Sooner or later in their hunting careers, most deer hunters will wound a deer and not recover it. It happens. The causes differ. A rushed shot. Buck fever. A gun with an inadequate caliber. A bullet’s impact or trajectory compromised by a tree limb. Often, particularly with inexperienced hunters, shots at a deer are taken that should not have been. This is called the unethical shot. Losing a wounded deer is not a good feeling, either, as the hunter is haunted by the realization that his mistake has left an animal crippled or to suffer a slow death.
Wildlife biologist and outdoor writer Mark McCollough wrote about this issue in his monthly column for the Northwoods Sporting Journal. He wrote:
How does Maine account for wounding loss in calculating annual deer harvest targets? The Maine Inland Fisheries and Wildlife Deer Management System states that no studies of crippling loss have been done in Maine. The department relies on a 1964 estimate from Chet Banasiak, a former Maine’s deer biologist, that crippling loss represented 15 percent of the kill and poaching was 20 percent of the kill. Given that nationally, studies of wounding loss from archery and firearms are more in line with 50 percent and 25 percent of the legal harvest, respectively, could we be underestimating this source of mortality?
For wildlife biologists, it’s important to know just how many animals are wounded and lost during the hunting season. This is factored into annual calculations for harvest quotas. The higher the wounding and loss rate, the fewer the antlerless deer permits issued for you and me.
McCollough’s column was well-researched and his statistics raise some thoughtful questions. As a deer hunter, what do you think? Is Maine’s index of a 15 percent wounded deer loss high or low? The national data seems to suggest that Maine hunters wound a higher percentage of deer than its current formula indicates. Noteworthy, too, is that bow hunters — if we are to believe the national averages — lose twice as many wounded deer as gun hunters.
There are remedial measures that can markedly reduce the number of unrecovered deer wounded by Maine hunters. There is a learning curve. It is astonishing how many hunters assume that they missed a deer when it bounds away after the shot. In Colorado a few falls ago, I watched a bull elk sneak away from two young men who had fired at it on a logging road not far from where I had been sitting on a game trail. The elk had apparently not been hit, but there was no way the two hunters could have known. Astonishingly, neither of them stepped off the logging road to check the easily discernible tracks for blood or telltale hair! The ethic is to assume that the animal IS hit until you are convinced otherwise. And more hunters need to counsel themselves about avoiding the unethical shot. If you do wound a deer and lose the blood trail, all is not lost. In Maine, now, it is legal to hire a licensed dog handler to find your deer using a trained scent dog.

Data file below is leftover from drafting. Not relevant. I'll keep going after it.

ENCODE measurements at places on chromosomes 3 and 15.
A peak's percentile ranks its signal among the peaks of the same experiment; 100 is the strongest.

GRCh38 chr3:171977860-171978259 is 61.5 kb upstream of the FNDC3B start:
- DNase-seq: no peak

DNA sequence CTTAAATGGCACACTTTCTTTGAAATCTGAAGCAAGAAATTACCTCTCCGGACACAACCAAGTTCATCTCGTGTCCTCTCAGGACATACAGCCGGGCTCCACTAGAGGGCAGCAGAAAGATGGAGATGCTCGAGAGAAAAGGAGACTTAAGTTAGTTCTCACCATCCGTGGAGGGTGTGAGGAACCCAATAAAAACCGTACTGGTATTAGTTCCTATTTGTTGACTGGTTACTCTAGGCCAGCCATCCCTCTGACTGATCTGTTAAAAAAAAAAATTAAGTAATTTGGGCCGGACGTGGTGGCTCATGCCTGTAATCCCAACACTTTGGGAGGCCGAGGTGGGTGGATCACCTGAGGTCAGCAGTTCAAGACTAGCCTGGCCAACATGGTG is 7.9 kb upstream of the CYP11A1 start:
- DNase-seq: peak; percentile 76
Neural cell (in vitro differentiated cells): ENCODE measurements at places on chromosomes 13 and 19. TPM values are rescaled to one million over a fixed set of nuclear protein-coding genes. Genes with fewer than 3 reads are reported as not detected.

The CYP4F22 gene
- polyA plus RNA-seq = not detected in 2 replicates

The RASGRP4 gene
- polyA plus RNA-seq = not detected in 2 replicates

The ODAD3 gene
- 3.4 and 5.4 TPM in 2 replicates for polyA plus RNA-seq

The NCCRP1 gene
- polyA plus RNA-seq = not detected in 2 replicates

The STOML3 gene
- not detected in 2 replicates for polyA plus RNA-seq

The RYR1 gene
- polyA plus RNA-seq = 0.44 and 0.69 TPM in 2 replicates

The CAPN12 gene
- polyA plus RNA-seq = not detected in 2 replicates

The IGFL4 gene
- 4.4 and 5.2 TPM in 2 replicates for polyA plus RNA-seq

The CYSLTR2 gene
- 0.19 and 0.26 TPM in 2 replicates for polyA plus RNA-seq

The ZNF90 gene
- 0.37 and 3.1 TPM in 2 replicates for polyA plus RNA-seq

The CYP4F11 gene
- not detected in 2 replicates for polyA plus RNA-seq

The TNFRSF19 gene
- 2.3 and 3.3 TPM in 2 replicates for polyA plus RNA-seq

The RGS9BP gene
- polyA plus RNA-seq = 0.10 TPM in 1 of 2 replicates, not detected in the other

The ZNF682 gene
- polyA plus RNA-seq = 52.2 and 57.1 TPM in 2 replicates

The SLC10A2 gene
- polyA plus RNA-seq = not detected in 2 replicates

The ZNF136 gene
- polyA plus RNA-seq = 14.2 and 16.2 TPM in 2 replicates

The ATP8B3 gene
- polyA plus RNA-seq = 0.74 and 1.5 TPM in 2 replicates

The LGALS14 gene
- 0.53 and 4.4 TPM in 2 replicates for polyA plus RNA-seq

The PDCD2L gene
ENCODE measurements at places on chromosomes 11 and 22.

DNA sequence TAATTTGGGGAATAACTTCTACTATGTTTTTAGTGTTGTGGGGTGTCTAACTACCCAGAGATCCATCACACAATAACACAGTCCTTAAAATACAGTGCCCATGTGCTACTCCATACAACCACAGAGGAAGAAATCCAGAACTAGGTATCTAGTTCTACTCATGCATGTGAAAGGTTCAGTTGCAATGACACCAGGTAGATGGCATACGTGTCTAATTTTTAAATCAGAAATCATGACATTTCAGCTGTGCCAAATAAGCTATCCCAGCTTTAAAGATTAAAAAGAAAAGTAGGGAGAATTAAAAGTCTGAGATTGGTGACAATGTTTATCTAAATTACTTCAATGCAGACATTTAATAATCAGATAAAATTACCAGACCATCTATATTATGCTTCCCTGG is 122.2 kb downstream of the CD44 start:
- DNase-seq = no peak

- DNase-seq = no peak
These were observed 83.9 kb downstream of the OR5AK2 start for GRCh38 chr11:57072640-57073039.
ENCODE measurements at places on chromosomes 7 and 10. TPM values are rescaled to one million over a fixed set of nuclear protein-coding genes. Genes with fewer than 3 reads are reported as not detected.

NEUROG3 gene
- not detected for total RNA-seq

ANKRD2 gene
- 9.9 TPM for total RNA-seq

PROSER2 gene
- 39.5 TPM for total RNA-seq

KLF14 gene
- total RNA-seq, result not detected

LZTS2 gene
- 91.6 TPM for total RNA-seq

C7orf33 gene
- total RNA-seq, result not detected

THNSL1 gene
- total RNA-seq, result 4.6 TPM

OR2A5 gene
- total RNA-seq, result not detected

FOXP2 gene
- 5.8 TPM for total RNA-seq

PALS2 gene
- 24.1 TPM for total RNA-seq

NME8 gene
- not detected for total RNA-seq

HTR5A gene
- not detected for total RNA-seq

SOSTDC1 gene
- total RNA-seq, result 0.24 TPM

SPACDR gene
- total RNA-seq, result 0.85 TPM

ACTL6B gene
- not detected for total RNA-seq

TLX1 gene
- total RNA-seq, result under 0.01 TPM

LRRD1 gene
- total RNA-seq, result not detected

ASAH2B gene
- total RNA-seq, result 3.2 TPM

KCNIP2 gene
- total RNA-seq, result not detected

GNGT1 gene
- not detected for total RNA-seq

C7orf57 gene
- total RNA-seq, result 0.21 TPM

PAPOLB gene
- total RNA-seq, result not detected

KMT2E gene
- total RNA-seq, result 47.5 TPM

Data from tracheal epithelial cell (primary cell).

One of Maine’s licensed trackers is Suzanne Hamilton of Montville. She and her Dachshund, “Buster,” have a remarkably successful record when it comes to helping deer hunters find their wounded deer. At last count, she and her tracking dog had located a dozen wounded deer this fall for hunters. A very savvy and determined tracker, Suzanne willingly travels throughout the state on short notice to fulfill her mission. She does not charge for her tracking services, but will accept donations to cover gas and expenses. Her telephone number is (207) 249-8078.
Of course, as hunters, our ethical obligation is to avoid wounding a deer in the first place. The difference between a clean, ethical kill and wounded unrecovered deer often boils down to a simple case of shooting proficiency. Too many of us wait until the day before the hunt to practice our marksmanship or to sight in that scope.
The bottom line is that, as hunters, we can all do better and must. We owe it to the remarkable animal we hunt, and to the heritage on which we place so much value.
The writer is editor of the Northwoods Sporting Journal. He also is a Maine Guide, co-host of a weekly radio program “Maine Outdoors” heard Sundays at 7 p.m. on The Voice of Maine News-Talk Network (WVOM-FM 103.9, WCME-FM 96.7) and former information officer for the Maine Department of Inland Fisheries and Wildlife. His e-mail address is [email protected]